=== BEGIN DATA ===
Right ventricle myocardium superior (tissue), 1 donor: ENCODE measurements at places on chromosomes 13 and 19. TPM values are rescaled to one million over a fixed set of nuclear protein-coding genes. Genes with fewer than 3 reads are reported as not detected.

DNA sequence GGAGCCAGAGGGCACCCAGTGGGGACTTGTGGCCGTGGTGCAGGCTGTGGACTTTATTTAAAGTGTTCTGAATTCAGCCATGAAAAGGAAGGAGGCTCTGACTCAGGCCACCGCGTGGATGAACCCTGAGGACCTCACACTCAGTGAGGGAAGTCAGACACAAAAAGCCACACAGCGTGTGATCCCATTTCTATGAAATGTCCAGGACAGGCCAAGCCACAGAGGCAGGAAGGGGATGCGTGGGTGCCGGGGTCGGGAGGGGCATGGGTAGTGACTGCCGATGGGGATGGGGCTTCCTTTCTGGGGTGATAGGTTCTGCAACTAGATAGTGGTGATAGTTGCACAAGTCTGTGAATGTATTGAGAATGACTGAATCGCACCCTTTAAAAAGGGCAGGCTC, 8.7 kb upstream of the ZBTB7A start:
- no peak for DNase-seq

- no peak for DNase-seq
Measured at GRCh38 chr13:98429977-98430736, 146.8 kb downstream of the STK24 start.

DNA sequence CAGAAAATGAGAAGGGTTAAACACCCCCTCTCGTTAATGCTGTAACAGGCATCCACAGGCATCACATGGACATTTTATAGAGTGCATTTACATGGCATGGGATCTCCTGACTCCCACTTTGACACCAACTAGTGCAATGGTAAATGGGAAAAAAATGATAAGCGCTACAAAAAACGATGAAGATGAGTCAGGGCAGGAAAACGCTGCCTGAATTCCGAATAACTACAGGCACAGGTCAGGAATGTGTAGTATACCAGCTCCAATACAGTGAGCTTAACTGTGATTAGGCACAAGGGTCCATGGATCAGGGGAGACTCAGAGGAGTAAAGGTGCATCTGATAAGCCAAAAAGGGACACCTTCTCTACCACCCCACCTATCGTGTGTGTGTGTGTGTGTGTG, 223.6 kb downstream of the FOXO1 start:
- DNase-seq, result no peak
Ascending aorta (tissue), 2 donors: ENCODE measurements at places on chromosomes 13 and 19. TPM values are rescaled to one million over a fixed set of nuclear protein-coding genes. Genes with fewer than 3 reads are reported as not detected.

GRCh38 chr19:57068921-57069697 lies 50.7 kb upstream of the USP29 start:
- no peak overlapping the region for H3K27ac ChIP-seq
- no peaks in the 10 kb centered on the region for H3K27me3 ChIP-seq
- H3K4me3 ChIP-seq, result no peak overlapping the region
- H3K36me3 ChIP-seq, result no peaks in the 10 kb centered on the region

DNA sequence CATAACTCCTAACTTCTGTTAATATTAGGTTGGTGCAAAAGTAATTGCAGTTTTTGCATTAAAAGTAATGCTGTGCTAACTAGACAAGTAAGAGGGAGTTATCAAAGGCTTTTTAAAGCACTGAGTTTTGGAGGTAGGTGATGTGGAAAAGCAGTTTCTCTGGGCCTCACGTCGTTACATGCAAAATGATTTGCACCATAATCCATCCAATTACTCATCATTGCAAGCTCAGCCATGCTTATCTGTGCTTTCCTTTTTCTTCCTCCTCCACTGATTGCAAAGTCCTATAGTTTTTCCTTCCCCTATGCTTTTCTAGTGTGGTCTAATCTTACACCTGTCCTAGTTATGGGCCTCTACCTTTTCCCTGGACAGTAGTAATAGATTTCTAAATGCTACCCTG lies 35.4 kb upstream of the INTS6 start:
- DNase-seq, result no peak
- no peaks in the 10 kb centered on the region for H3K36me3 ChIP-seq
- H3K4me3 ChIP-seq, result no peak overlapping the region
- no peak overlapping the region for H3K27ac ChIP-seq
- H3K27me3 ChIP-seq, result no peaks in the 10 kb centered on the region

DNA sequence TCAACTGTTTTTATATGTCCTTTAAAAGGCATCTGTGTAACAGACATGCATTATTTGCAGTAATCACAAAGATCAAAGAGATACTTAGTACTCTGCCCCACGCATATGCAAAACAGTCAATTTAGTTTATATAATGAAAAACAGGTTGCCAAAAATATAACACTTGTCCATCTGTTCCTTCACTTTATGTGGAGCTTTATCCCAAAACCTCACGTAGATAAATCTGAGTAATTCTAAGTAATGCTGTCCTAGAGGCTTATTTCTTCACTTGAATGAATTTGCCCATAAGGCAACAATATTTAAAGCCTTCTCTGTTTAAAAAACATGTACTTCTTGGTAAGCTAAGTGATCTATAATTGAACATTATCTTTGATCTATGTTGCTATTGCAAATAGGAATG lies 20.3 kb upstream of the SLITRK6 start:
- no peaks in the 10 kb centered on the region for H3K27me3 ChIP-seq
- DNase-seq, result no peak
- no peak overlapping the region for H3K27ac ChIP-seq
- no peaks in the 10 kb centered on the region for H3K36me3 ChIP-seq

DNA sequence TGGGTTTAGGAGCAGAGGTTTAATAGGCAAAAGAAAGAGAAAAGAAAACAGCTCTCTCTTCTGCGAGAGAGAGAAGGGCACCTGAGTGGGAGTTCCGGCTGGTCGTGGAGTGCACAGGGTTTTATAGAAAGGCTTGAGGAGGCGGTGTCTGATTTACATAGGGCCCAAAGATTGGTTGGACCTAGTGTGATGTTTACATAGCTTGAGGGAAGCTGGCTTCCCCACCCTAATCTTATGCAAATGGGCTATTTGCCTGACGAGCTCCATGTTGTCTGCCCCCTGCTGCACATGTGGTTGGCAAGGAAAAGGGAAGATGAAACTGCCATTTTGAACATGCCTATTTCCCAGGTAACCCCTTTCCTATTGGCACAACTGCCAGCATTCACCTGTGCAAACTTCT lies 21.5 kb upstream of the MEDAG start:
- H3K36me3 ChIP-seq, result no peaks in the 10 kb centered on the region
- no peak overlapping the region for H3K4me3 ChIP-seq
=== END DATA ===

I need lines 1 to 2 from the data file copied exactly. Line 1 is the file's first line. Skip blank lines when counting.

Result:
Right ventricle myocardium superior (tissue), 1 donor: ENCODE measurements at places on chromosomes 13 and 19. TPM values are rescaled to one million over a fixed set of nuclear protein-coding genes. Genes with fewer than 3 reads are reported as not detected.

DNA sequence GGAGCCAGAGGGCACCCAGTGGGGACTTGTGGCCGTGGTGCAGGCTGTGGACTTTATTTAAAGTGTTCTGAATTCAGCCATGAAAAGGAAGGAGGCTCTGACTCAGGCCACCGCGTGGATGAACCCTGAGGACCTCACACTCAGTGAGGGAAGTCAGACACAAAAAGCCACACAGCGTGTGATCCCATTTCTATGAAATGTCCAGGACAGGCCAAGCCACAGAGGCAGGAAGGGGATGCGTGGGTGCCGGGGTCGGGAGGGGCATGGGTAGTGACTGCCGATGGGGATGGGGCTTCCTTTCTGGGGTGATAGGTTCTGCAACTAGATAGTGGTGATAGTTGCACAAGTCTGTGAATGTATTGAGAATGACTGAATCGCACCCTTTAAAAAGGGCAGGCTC, 8.7 kb upstream of the ZBTB7A start: